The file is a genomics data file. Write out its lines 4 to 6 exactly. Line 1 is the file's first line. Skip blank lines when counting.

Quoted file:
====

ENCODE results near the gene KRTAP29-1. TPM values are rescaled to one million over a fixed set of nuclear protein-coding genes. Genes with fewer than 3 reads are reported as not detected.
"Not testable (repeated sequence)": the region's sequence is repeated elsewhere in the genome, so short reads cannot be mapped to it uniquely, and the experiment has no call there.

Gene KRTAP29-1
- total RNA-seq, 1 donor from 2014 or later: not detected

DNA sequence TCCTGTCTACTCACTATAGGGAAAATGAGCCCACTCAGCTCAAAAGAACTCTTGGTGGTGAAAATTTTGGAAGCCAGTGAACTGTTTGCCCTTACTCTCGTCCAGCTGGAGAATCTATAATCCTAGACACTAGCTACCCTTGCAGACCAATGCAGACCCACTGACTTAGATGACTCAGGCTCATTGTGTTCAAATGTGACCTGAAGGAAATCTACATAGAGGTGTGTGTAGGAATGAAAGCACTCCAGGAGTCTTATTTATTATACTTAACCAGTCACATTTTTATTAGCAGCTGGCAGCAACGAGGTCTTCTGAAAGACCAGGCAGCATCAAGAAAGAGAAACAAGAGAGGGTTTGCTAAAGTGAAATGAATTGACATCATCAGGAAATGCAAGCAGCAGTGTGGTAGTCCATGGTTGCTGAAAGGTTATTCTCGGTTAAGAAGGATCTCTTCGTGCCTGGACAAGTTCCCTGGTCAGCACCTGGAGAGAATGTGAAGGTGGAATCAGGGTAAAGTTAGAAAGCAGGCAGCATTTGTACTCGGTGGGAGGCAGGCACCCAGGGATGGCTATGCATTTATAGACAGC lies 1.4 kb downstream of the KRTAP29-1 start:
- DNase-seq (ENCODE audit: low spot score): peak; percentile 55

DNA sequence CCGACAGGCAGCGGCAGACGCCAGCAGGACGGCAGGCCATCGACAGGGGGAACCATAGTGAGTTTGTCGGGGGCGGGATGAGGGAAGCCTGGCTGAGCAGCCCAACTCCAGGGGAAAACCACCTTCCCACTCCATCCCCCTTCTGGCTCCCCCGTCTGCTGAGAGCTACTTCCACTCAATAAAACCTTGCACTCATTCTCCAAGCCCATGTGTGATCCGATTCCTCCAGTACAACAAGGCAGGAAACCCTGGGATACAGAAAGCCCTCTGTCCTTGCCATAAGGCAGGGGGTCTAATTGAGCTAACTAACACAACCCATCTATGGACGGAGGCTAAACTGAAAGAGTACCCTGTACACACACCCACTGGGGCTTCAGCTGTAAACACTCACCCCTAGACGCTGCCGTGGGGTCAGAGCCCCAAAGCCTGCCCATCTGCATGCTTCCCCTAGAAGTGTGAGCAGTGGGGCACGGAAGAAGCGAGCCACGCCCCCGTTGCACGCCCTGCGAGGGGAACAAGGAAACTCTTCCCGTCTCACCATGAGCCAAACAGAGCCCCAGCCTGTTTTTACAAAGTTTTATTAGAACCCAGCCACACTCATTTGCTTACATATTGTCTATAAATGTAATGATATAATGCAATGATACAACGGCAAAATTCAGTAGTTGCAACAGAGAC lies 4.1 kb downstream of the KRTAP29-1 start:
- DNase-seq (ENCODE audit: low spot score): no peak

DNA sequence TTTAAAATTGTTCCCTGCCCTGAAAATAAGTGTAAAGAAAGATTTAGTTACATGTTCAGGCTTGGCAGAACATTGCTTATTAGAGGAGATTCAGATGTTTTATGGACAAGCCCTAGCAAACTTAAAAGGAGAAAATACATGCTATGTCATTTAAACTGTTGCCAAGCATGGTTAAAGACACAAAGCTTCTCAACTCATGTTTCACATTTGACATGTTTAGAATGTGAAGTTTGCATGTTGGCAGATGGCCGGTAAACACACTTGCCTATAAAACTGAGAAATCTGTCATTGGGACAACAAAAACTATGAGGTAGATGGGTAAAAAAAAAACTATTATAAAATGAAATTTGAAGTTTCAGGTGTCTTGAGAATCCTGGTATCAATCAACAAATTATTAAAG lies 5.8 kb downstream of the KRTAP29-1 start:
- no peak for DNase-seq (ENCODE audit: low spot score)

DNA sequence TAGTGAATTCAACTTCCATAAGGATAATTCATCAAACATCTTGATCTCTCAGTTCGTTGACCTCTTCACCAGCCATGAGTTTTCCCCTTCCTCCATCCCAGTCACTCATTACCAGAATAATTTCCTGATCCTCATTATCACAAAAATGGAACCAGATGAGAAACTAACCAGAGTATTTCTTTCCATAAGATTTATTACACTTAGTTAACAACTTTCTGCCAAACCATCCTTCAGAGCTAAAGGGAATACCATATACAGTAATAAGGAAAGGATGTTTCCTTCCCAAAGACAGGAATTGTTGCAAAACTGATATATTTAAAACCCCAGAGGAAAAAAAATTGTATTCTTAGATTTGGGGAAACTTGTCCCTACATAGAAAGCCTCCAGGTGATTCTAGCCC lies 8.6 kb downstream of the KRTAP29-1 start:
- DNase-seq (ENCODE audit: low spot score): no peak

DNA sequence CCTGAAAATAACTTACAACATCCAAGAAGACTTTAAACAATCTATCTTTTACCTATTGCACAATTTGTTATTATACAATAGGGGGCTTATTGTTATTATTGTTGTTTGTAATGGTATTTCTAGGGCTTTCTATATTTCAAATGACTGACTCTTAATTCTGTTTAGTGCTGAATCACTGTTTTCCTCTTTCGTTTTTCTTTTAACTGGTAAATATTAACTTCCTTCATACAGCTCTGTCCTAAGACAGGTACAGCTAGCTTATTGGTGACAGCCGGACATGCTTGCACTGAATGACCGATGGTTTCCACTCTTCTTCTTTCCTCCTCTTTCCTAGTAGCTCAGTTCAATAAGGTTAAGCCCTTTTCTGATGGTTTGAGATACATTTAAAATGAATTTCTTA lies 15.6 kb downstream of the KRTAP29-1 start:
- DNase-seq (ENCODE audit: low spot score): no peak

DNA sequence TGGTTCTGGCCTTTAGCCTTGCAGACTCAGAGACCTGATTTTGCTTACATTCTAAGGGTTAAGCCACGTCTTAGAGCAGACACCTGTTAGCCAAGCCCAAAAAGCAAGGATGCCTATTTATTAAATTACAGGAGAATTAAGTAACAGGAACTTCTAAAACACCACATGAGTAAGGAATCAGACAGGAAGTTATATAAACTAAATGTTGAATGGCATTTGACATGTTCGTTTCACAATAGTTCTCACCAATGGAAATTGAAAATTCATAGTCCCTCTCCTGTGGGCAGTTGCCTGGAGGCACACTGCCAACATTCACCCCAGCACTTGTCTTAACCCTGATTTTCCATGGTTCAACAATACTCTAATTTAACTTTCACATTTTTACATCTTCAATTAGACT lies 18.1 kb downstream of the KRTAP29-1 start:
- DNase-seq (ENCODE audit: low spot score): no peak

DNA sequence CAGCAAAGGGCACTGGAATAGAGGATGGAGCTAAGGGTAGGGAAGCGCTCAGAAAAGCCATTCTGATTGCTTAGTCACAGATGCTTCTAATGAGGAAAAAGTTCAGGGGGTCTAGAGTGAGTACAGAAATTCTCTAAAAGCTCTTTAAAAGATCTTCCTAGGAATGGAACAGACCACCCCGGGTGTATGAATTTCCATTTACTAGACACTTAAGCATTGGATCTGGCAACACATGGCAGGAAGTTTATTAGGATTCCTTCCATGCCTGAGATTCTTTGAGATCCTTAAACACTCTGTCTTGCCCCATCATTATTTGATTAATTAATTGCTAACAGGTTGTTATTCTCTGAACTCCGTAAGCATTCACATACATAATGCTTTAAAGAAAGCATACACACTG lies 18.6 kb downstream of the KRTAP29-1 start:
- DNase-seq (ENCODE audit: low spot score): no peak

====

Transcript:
- total RNA-seq, 1 donor from 2014 or later: not detected

DNA sequence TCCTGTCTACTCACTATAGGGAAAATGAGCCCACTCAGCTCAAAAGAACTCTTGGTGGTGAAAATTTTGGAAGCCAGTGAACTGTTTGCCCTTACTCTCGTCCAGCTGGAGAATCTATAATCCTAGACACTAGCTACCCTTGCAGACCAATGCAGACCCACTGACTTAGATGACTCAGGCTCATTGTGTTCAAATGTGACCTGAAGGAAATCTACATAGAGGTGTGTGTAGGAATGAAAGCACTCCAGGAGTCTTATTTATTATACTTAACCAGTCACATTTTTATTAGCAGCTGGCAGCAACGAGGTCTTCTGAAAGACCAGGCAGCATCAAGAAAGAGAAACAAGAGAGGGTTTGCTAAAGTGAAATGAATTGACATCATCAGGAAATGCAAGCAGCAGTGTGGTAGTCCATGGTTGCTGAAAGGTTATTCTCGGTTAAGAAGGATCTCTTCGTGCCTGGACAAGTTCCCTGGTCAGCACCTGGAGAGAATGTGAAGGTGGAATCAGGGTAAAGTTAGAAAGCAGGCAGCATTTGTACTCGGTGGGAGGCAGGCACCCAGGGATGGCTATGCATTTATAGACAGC lies 1.4 kb downstream of the KRTAP29-1 start:
- DNase-seq (ENCODE audit: low spot score): peak; percentile 55